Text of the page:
14 Strategies to Use When Pitching your Startup to the Press
getting press for your startup

Being mentioned in the media is a big part of marketing, especially for a startup. However, you want to be presented in a positive way, one that will create the right image of your company. Plus, dozens of entrepreneurs are trying to pitch their startup, so you need an approach that will make you stand out from the crowd and direct the public eye your way. There are many ways to bring attention to yourself through media, but you want to come up with a strategy that will be the most effective one, so here is a list of 14 tips for you to try out.

1. Go for the journalist that’s a good fit

You want to reach out to a journalist that actually makes sense. Most journalists have an area they cover and specific newspapers they write for, so make sure your pitch and their field of expertise overlap.

2. Look at it from a journalist’s perspective

When you’re done writing your pitch, look at it as if you were the reporter who will be reading it. Is it interesting? Will the information be valuable to the reader? Does it offer more to the reader than just blatant marketing of who you are? If not, rewrite it until it has real value.

3. Cover the five W’s

In journalism, the five W’s are who, when, where, why and what, and you should answer the five right from the start of your pitch. It is essentially the most important information around which the journalist will center the whole story, so letting them know immediately what’s the core of the story will make it easier for the journalist.

4. Make the subject line interesting

The subject line in an e-mail is the first thing everyone sees, so you should try to grab the reporter’s attention with it. It should be intriguing and provocative enough so that the person you’re sending the pitch to is tempted to open it. Reporters receive many pitches on a daily basis, therefore, you need something that will separate you from everybody else.

5. Send your pitch early

As the day progresses, every reporter has less and less time to deliver their articles on time. For that reason, it’s better to send your pitch early in the morning, so they would have enough time to review it before other tasks pile up.

6. Be concise

Avoid making your pitch too lengthy – if it gets too descriptive and long, the journalist will gloss over it, see that it will take him/her too much time to read and move on. The pitch should contain the essential information and reasons why the reporter should consider it. Everything else that can make it too detailed should be omitted.

7. Try using bullet points

When it comes to creating a pitch, lists are your new best friend. It’s easier and clearer to go through a list than paragraphs, so don’t hesitate to include it in your pitch. It makes it easier for a journalist to read and you don’t want to waste anyone’s time, do you?

8. Include the numbers

Statistics and research related to your pitch will make it more valuable to the reporter. It gives them facts that are not only going to make it easier to decide whether they will take on the story or not, but will also make it easier for them to write it. Include data that is useful, but don’t go overboard with it, because it can be too much to go through.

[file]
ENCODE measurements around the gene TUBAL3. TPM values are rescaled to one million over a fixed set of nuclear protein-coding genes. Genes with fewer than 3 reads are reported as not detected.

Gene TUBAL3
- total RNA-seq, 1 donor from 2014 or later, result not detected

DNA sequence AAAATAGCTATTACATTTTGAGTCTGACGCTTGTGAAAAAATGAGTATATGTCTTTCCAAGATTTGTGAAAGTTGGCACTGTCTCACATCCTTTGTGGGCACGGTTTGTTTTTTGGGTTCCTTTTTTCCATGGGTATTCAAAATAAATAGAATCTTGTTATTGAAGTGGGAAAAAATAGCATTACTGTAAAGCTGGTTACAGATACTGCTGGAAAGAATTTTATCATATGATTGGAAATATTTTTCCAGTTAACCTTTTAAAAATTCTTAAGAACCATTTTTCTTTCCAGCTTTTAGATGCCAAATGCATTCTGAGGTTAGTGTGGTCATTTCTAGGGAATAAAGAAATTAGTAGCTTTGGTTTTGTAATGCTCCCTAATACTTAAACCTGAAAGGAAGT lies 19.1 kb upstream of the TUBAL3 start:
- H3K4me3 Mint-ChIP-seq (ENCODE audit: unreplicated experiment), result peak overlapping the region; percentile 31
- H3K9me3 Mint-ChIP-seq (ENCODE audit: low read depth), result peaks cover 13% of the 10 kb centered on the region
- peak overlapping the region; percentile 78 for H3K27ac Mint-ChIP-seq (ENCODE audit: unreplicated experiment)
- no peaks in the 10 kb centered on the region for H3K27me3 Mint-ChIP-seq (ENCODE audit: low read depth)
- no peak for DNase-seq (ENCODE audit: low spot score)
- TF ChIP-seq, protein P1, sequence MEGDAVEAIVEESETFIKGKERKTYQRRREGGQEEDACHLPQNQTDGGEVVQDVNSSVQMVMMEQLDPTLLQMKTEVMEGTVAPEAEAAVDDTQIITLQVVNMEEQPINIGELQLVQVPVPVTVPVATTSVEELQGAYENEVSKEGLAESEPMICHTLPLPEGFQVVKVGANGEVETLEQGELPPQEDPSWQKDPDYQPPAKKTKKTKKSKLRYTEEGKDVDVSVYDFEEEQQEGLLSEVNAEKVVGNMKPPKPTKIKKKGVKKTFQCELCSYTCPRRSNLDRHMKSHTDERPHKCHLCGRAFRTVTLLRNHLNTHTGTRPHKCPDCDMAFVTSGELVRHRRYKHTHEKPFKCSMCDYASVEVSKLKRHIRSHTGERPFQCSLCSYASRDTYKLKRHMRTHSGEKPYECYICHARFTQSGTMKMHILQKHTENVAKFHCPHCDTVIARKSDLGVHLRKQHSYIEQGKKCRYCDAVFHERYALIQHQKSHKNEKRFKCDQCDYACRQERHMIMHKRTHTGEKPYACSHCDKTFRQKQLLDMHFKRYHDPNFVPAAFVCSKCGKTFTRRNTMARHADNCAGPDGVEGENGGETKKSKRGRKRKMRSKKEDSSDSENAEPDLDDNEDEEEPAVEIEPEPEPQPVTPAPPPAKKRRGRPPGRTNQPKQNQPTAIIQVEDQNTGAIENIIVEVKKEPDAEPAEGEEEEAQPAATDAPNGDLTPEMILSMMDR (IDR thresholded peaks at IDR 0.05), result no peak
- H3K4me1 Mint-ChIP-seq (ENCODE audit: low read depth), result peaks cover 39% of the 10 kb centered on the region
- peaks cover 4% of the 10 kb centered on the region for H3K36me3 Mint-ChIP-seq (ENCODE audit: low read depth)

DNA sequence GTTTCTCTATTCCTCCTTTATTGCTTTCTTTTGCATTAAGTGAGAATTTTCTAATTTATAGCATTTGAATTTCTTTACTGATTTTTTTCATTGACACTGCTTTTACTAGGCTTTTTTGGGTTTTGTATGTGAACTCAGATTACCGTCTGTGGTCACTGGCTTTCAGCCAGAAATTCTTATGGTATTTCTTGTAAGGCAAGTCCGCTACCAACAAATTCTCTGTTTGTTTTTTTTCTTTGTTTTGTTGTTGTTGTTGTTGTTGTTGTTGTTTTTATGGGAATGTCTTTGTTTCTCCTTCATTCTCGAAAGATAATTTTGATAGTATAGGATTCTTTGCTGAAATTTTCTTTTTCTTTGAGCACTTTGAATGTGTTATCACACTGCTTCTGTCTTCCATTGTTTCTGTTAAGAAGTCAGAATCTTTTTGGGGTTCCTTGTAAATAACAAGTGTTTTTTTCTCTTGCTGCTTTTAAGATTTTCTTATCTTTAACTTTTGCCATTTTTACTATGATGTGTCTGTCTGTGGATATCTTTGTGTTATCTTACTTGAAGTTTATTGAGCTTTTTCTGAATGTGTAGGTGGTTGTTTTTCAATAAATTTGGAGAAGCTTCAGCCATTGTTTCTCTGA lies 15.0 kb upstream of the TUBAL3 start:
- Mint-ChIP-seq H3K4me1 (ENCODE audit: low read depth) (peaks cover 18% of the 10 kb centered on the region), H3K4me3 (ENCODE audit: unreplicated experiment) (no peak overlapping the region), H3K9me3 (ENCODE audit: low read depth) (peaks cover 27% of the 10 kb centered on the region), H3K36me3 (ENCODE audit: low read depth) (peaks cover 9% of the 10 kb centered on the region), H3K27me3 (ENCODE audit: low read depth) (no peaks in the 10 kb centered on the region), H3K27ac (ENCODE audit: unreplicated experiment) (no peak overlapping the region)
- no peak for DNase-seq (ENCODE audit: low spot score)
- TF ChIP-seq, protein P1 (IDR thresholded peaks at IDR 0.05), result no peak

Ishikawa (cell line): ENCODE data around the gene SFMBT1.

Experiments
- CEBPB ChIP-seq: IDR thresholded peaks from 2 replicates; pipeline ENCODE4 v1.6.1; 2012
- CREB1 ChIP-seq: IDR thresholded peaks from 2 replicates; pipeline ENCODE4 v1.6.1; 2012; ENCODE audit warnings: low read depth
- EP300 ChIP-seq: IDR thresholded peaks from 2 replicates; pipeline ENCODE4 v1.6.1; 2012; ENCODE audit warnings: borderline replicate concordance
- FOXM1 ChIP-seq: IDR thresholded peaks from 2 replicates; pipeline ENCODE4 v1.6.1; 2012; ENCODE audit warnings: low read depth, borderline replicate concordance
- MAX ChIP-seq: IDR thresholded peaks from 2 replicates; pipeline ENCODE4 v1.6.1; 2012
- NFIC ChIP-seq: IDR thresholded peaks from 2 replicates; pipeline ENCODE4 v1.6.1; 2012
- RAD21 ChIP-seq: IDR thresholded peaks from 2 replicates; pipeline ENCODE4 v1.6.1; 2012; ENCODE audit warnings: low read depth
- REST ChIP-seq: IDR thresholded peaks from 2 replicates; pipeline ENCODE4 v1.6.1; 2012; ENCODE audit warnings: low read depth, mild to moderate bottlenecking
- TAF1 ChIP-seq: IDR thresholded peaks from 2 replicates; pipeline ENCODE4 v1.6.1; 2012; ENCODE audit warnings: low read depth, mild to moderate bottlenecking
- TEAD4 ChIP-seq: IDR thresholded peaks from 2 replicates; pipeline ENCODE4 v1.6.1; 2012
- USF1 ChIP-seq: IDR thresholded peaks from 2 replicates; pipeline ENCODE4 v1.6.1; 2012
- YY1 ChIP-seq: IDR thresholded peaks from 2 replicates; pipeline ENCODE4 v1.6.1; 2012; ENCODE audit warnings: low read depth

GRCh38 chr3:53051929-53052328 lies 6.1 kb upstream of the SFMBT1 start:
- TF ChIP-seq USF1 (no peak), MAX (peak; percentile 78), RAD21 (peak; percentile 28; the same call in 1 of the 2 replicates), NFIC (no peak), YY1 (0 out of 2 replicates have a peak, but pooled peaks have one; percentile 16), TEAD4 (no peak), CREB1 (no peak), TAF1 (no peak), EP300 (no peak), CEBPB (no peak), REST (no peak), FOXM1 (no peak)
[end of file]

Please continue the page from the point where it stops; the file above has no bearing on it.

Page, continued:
9. Don’t be annoying

If a reporter doesn’t answer back, avoid sending more e-mails or calling. It comes across as pushy and he/she will become unwilling to work with you. Pressuring a journalist to respond will only turn out to be counterproductive, so leave freedom of choice to them. You job is to send the best possible pitch, but ultimately, making a decision is entirely up to them.

10. Don’t aim too high

A mistake commonly made by people trying to pitch their startup is that they aim for the biggest news outlet right from the start. Don’t do that – instead, start local and work your way up. If you reach out to the biggest newspaper or magazine, not only will you most likely not get a response, but their readers are also much more diverse. You want to begin with smaller publications that are read by your target group. Over time, you’ll earn credibility and can be featured in bigger ones.

11. Be transparent

It’s important to stay truthful when writing your pitch. If you add semi-truths to your pitch to make it more appealing or have them agree to a meeting under false pretenses, the outcome is not likely to be a positive one. Be real about who you are and why you need the reporter.

12. Offer your help

You don’t want to seem too self-advertising when contacting a reporter, in fact, it’s much better to offer them your advice or expertise, even when they are not writing about your startup in particular. It helps build a good relationship, so the reporter is likely to return the favor in the future. Be as helpful as you can – it’s beneficial for both parties.

13. Be polite

At the end of the day, we are all just people. Everyone wants to be treated with respect and appreciation. With that in mind, you will achieve much better results if you approach a reporter nicely, be polite and courteous. If you make them feel like they are simply a means to an end, they have no reason to help you and there’s no way you can force them anyway. So, a little humor and amicability will get you much further.

14. Don’t give up

More often, reporters won’t respond to your pitch than they will, so don’t be discouraged if you instantly don’t succeed. Be persistent, reach out to many of them and every time, try to improve your pitch before you send it. Eventually, someone will take notice.

If you implement these strategies, you probably won’t need a PR agency to help you out. With a little luck and persistence, a door will open and, over time, you will reap the benefits of good media coverage.